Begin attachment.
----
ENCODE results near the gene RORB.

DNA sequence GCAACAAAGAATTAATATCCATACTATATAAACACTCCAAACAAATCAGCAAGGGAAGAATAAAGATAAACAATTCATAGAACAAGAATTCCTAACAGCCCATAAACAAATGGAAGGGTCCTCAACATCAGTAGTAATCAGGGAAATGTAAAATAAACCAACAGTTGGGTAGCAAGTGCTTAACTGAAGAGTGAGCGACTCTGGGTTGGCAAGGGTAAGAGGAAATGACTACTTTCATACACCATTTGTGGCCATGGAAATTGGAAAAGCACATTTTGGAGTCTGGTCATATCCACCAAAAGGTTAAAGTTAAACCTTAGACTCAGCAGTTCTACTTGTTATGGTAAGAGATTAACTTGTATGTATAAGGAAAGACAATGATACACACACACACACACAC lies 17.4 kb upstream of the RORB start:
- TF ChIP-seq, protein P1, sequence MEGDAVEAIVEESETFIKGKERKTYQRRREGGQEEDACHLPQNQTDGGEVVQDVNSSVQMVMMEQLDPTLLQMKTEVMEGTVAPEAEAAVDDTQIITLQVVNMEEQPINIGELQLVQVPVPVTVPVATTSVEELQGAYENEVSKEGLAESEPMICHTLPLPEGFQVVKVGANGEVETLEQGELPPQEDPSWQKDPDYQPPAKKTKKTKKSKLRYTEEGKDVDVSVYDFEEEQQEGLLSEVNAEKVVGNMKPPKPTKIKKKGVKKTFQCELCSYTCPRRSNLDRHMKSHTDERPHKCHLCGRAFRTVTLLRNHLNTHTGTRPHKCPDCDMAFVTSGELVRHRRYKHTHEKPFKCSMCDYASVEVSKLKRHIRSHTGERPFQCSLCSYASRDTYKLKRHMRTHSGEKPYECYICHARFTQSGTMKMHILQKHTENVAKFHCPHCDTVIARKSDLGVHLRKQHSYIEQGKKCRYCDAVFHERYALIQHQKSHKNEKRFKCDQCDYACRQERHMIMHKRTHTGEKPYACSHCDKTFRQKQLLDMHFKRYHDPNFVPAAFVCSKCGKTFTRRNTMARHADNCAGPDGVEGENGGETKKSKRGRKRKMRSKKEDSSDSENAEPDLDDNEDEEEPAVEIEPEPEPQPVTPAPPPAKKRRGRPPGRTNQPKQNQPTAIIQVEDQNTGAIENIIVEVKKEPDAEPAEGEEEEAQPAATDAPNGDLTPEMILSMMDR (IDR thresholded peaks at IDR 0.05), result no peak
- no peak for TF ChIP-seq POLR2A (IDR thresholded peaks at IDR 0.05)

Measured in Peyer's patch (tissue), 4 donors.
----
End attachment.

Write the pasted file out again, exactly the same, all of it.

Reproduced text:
ENCODE results near the gene RORB.

DNA sequence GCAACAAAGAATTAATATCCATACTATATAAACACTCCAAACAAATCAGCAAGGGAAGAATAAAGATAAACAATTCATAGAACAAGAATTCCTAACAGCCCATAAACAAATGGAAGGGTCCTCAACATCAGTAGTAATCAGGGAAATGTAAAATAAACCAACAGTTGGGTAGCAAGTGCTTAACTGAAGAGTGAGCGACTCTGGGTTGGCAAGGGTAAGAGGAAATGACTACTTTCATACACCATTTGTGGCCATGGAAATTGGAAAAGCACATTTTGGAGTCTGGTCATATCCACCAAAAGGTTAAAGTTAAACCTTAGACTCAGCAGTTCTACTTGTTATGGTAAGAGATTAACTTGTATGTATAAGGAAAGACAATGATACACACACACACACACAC lies 17.4 kb upstream of the RORB start:
- TF ChIP-seq, protein P1, sequence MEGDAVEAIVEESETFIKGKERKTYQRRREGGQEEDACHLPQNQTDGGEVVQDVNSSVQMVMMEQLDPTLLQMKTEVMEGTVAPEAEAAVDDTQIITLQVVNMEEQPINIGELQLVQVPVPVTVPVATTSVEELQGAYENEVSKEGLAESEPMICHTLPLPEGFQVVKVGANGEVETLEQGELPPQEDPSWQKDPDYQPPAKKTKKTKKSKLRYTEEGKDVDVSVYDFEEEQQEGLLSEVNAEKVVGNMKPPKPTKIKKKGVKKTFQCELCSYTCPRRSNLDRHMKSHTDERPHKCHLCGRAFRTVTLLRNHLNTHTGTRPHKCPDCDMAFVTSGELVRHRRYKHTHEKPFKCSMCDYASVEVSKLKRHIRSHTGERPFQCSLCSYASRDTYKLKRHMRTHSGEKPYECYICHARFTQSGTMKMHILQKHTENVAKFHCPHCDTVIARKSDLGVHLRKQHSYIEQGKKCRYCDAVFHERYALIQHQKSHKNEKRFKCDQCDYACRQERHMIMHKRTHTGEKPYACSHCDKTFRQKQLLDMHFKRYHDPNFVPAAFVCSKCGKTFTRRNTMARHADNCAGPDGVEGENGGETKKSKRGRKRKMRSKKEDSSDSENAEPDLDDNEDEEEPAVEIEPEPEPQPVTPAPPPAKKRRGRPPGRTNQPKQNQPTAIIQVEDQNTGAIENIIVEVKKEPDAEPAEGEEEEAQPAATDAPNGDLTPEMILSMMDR (IDR thresholded peaks at IDR 0.05), result no peak
- no peak for TF ChIP-seq POLR2A (IDR thresholded peaks at IDR 0.05)

Measured in Peyer's patch (tissue), 4 donors.